Miss Bates is a loyal reader to certain romance writers because they offer engaging romance about goodness: Liz Fielding, Marion Lennox, Carla Kelly, Jessica Hart, and Kate Hewitt. Their heroes and heroines may be melancholic, mistaken, even sharp at times, but they are fundamentally good – decent, caring, and kind. No one is smarmy, no one is mean, and no one dominates. It’s fair to ask if this makes their books, their characters, humdrum? Miss Bates would argue not because they create characters who are good people with plenty of personality. The dialogue is strong; the inner conflicts, believable; and the romance, of the sigh variety. When MissB reaches the end, she is replete with reader satisfaction.
Such a book is Liz Fielding’s The Sheikh’s Convenient Princess. The premise is outlandish, but Fielding’s hero and heroine are believably fleshy, in their dilemmas, give-and-take and back-and-forth witty banter, serious sharing, charming flirtations, and deepening affection. When we meet Sheikh Bram Ansari, he is “disgraced, disinherited, and exiled.” Youthful shenanigans led his father to disinherit him and put his younger brother on the throne, a younger brother who also married Bram’s arranged fiancée, Safia. Enter Ruby Dance, exclusive, much-sought-after, lauded temporary PA. Bram may not have seen kith or kin in five years, but he cleaned up his act and is now a billionaire. He can afford Ruby Dance.
Ruby Dance is the best, a fixer and filler of the first order when a business needs emergency help. When she shows up at Bram’s Arabian stronghold, she encounters a scarred, surly man with the body of a professional athlete. Bram’s newly-emerged from a swim and Ruby’s response to him is so engaging. Let’s say there are interesting water droplets. Fielding knows how to write about physical awareness that isn’t insta-lust, a rare feat in rom writing. It isn’t long before Ruby proves her worth as a superlative PA, but Bram needs her to fill a greater “fixer” role, that of wife. His father is celebrating a birthday and has summoned his disgraced son back to join the festivities. Alas, he’s also arranged a marriage for him, one that Bram doesn’t want. At the same time, Bram wants to see his family; not to forego that opportunity, he can bypass the arranged marriage and still reunite with his family with a temporary wife of his own – Ruby. In turn, Ruby takes this opportunity to help Bram and deal with certain personal financial issues.
The working-out of this premise takes the form of Ruby and Bram’s growing closeness by conversation, shared laughter, bonding over a love of horses, and gently teasing each other’s foibles. Ruby and Bram are likeable; the more we know them, the more we like them. This sounds simple, but it’s a rare feat. How many times has MissB read a romance where, by the half-way point, she wants to strangle one of the characters, or both, or she’s developped eye-strain from excessive orb-rolling. Not here: Ruby and Bram care; MissB/thereader cares, and that’s because Fielding cares.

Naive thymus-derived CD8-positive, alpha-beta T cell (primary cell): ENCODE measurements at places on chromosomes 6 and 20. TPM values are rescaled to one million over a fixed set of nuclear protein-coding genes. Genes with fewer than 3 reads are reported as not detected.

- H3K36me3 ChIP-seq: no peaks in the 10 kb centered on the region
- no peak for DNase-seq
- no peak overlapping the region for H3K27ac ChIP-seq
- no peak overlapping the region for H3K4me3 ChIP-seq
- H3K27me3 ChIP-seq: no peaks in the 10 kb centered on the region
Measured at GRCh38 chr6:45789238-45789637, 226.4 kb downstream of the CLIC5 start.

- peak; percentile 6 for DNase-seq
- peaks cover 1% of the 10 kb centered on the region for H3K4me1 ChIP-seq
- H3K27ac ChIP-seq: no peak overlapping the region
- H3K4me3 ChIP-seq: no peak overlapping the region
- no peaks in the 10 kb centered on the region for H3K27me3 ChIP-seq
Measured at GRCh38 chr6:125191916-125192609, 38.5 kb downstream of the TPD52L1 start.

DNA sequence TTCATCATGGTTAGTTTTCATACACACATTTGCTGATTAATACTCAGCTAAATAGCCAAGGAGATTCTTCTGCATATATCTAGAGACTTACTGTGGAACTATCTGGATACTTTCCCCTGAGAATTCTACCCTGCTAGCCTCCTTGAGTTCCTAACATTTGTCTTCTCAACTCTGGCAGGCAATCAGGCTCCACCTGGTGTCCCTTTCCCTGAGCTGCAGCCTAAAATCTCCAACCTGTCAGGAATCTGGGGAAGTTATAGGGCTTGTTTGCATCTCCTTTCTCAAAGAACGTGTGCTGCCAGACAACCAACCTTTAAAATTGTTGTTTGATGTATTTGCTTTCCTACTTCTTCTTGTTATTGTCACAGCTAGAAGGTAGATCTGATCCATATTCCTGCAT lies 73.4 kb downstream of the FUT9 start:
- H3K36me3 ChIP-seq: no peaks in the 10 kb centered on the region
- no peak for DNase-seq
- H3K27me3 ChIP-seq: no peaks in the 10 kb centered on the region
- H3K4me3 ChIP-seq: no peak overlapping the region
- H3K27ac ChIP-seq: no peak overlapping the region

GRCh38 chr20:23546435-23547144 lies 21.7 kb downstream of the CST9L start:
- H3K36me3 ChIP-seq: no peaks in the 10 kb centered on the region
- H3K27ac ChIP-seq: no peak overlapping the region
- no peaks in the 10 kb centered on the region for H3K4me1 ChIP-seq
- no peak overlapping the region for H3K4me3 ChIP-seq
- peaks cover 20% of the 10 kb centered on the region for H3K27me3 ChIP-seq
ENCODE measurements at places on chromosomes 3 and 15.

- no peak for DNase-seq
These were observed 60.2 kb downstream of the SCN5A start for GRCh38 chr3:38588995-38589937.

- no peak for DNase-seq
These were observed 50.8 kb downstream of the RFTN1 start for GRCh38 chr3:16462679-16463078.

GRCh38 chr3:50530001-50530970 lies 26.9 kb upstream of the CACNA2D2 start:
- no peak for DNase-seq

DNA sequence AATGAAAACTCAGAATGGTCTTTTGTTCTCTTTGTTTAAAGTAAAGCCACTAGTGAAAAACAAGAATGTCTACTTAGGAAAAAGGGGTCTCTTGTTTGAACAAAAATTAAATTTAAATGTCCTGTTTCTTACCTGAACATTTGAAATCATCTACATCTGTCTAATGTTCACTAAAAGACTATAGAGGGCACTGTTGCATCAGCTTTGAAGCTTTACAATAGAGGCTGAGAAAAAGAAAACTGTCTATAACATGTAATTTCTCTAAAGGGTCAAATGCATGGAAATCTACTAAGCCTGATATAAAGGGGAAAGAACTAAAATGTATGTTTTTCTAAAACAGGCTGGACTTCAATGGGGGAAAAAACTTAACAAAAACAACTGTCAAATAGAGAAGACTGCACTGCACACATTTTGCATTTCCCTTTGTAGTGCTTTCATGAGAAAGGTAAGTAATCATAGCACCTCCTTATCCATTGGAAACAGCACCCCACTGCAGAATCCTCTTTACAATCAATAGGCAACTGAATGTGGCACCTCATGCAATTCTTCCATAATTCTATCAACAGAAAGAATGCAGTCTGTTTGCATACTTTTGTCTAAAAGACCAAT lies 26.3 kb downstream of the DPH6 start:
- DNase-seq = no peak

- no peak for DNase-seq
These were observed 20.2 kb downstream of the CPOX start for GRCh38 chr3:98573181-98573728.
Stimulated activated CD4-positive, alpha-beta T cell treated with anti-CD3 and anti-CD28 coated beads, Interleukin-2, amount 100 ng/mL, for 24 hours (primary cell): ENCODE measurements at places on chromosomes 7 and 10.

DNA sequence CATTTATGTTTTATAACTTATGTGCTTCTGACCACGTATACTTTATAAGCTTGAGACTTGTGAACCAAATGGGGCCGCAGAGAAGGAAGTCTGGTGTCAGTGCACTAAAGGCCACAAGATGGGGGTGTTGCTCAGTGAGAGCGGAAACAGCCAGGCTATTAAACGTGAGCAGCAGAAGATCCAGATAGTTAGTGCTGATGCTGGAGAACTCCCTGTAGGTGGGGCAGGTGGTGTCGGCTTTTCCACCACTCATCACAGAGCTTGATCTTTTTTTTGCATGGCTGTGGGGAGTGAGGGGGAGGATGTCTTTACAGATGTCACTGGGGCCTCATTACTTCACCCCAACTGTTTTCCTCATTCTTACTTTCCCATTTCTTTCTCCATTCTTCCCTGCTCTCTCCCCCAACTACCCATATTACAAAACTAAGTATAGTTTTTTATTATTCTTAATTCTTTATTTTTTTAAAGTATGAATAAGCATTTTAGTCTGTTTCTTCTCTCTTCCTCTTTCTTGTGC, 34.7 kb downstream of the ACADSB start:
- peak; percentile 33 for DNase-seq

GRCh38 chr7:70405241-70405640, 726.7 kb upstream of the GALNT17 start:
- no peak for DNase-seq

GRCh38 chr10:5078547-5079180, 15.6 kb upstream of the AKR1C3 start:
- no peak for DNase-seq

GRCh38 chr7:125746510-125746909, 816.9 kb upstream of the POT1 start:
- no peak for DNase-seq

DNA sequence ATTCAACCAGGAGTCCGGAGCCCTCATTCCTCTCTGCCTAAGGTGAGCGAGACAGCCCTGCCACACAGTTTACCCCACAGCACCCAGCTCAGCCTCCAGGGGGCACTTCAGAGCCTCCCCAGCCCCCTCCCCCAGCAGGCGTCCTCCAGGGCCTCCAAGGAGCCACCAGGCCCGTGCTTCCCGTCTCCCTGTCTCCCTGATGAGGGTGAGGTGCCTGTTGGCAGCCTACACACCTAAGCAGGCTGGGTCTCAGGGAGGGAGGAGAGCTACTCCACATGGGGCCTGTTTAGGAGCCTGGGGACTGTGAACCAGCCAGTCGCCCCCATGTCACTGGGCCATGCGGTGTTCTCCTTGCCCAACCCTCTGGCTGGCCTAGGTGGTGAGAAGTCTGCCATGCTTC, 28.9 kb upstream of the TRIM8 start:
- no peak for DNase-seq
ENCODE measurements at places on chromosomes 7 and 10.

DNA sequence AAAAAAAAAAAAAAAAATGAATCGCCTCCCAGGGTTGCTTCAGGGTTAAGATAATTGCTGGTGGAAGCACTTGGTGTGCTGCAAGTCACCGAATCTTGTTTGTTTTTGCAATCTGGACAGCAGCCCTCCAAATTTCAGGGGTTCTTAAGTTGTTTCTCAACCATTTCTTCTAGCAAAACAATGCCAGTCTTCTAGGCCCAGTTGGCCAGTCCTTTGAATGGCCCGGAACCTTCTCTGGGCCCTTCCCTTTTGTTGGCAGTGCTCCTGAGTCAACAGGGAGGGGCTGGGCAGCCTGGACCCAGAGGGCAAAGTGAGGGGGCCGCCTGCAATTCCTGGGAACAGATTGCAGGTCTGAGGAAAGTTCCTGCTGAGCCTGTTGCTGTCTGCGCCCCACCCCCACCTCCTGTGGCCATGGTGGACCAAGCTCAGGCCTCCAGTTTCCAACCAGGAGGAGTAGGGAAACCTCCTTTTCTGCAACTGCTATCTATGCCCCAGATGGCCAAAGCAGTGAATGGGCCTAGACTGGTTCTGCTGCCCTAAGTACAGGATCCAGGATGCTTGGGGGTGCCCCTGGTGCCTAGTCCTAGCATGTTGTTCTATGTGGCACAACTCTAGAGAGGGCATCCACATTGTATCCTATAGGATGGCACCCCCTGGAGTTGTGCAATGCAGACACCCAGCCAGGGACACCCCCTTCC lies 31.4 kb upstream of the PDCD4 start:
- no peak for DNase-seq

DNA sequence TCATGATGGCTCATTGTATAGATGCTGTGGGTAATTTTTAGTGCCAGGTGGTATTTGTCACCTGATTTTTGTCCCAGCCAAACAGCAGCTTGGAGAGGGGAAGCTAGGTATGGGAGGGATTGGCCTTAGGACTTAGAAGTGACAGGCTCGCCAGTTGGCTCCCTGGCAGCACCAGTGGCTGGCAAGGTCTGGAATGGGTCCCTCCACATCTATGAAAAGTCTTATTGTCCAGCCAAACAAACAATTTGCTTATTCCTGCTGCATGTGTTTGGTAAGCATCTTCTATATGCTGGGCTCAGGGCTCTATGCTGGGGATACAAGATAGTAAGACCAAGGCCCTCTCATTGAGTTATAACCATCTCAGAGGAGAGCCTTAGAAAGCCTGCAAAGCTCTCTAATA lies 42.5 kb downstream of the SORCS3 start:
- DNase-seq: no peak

The key to enjoying The Sheikh’s Convenient Princess is acknowledging how Fielding reveals character. Bram and Ruby are seemingly opposites: Bram is grumpy (MissB’s favourite hero) and Ruby is cool-as-a-cucumber efficient. Bram grunts here and there, while Ruby exhibits, according to Bram, an annoying “stillness”. But Fielding slowly reveals Ruby and Bram’s varied facets. To start, Ruby and Bram share a need to seek redemption for past wrongs. While we only know this initially because of Fielding’s revelation of Ruby’s and Bram’s inner worlds, the strength of their love is built on confiding in each other as trusted friends. Their attraction is strong, but Fielding is a romance writer more interested in tenderness and comfort than sexuality. Ruby and Bram’s early prickliness falls away, replaced with complexity, their need to do better and right by everyone in their lives, and love for the other.
With protagonists this lovely, Fielding, as any romance writer would, has a dilemma. What could possibly tear them apart, so she may bring them back together? The novel’s last quarter or so is a bit much: with misunderstandings, melodrama, and some uncharacteristic mistrust on Ruby’s part. All is redeemed, however, by the HEA’s deep sigh-quality, which, by the way, dear reader, includes pain au chocolat and a wonderful reversal of the MOC trope. The Sheikh’s Convenient Princess is one of the gentlest, loveliest romances Miss Bates has read in a long time. With Miss Austen, Miss Bates concurs that Fielding’s The Sheikh’s Convenient Princess is indicative of “a mind lively and at ease,” Emma.
Liz Fielding’s The Sheikh’s Convenient Princess is published by Harlequin Books. It was released in February 2017 and may be found at your preferred vendors. Miss Bates received an e-ARC from Harlequin Books, via Netgalley.